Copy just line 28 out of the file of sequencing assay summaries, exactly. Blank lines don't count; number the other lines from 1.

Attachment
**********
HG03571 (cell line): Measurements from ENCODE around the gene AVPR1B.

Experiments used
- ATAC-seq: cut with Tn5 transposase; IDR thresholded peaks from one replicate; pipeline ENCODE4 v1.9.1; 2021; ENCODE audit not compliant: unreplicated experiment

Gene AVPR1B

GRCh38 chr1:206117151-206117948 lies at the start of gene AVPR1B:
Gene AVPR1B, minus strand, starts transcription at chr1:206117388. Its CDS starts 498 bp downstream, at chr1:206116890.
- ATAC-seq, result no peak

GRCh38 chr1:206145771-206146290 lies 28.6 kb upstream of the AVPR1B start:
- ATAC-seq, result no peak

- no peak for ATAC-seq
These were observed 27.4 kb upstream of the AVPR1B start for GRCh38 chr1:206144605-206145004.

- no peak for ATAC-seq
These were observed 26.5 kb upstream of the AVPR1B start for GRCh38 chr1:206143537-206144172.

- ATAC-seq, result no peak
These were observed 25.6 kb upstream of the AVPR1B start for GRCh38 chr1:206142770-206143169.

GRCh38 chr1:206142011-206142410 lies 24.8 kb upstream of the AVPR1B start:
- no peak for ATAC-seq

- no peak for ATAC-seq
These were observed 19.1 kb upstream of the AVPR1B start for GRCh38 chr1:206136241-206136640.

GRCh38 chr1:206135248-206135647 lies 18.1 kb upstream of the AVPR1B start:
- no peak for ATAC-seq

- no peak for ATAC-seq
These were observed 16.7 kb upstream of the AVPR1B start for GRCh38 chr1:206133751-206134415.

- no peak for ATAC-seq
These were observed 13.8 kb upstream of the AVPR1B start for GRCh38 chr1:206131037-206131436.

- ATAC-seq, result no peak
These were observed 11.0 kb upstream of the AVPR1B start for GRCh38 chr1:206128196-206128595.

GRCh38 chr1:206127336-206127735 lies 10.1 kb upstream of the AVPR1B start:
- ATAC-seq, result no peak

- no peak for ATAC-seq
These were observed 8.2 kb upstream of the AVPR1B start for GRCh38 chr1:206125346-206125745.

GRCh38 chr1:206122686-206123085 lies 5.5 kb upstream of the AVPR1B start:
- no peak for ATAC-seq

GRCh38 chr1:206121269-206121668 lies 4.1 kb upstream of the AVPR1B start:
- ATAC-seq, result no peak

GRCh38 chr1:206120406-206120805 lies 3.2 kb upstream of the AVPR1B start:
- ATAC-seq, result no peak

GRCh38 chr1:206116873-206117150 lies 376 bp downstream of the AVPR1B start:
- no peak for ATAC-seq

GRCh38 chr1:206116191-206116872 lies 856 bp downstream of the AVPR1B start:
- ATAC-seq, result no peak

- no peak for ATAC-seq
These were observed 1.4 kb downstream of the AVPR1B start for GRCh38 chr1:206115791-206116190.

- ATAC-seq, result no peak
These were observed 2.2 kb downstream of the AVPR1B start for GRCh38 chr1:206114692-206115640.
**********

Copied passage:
GRCh38 chr1:206127336-206127735 lies 10.1 kb upstream of the AVPR1B start: